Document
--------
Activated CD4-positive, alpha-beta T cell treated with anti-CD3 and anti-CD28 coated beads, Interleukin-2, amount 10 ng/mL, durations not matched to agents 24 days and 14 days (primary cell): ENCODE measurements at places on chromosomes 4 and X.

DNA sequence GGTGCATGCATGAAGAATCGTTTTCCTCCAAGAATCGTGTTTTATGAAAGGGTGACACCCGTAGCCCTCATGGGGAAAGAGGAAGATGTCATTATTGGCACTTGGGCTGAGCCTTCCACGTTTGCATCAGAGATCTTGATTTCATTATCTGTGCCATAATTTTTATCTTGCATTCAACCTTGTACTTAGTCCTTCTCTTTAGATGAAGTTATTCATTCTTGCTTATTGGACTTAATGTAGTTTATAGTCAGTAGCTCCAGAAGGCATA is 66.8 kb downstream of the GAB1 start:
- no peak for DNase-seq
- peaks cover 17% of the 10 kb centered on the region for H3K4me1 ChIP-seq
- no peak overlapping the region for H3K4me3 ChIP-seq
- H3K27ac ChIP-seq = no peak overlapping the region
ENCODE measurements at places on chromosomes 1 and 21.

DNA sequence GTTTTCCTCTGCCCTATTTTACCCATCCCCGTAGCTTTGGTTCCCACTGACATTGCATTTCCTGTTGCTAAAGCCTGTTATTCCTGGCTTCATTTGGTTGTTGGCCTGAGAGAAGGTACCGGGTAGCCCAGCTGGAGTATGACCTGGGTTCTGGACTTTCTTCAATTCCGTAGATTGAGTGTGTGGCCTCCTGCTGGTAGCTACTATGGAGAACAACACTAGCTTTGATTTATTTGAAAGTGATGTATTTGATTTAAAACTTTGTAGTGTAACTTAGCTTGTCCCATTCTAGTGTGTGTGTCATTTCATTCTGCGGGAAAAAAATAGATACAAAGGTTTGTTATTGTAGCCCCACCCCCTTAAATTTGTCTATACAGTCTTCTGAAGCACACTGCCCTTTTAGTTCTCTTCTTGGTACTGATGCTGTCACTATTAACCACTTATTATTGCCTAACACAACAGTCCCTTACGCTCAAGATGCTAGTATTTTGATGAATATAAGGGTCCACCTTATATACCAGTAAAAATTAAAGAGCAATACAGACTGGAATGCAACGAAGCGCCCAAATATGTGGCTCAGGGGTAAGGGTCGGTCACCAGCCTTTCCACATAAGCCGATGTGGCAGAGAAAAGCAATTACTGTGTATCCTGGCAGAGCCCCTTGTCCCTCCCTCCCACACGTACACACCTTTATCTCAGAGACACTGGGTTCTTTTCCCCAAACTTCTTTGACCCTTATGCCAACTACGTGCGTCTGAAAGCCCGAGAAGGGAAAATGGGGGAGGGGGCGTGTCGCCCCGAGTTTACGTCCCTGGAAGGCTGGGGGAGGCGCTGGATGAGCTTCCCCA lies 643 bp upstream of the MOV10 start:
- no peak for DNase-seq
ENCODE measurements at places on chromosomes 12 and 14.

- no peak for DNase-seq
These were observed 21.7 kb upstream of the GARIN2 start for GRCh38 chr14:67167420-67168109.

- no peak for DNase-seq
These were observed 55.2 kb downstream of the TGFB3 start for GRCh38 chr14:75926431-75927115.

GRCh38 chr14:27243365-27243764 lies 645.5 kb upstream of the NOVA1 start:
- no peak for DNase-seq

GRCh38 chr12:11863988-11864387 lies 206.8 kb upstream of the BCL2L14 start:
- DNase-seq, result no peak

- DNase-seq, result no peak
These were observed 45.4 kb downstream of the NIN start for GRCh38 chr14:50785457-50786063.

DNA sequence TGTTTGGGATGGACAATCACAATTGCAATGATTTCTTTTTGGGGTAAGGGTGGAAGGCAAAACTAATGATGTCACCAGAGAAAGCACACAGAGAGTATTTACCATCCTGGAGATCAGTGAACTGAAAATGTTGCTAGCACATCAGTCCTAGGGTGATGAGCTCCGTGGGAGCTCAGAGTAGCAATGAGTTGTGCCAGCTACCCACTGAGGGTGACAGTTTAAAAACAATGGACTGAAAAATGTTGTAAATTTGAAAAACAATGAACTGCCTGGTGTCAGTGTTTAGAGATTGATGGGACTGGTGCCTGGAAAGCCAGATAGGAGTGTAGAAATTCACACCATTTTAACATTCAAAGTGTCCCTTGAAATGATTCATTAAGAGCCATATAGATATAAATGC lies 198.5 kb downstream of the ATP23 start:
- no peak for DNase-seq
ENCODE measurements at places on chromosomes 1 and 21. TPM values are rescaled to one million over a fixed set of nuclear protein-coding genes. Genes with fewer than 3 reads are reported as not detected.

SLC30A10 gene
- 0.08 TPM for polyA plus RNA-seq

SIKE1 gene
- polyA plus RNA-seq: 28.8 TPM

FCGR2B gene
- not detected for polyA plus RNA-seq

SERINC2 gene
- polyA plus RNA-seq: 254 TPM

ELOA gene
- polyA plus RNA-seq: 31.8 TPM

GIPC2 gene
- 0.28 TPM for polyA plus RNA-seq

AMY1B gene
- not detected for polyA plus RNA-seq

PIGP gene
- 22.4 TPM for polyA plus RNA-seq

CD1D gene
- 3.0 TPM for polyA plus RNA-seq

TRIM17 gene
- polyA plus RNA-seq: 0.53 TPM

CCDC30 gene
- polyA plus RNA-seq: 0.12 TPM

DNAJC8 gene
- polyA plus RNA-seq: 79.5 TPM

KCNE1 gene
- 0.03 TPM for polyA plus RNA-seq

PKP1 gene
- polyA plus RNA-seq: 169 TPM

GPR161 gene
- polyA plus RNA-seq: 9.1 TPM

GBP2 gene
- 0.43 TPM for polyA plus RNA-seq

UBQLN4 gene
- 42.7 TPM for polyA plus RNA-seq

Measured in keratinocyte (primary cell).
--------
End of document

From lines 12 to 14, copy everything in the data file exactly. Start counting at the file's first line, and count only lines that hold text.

These were observed 21.7 kb upstream of the GARIN2 start for GRCh38 chr14:67167420-67168109.

- no peak for DNase-seq
These were observed 55.2 kb downstream of the TGFB3 start for GRCh38 chr14:75926431-75927115.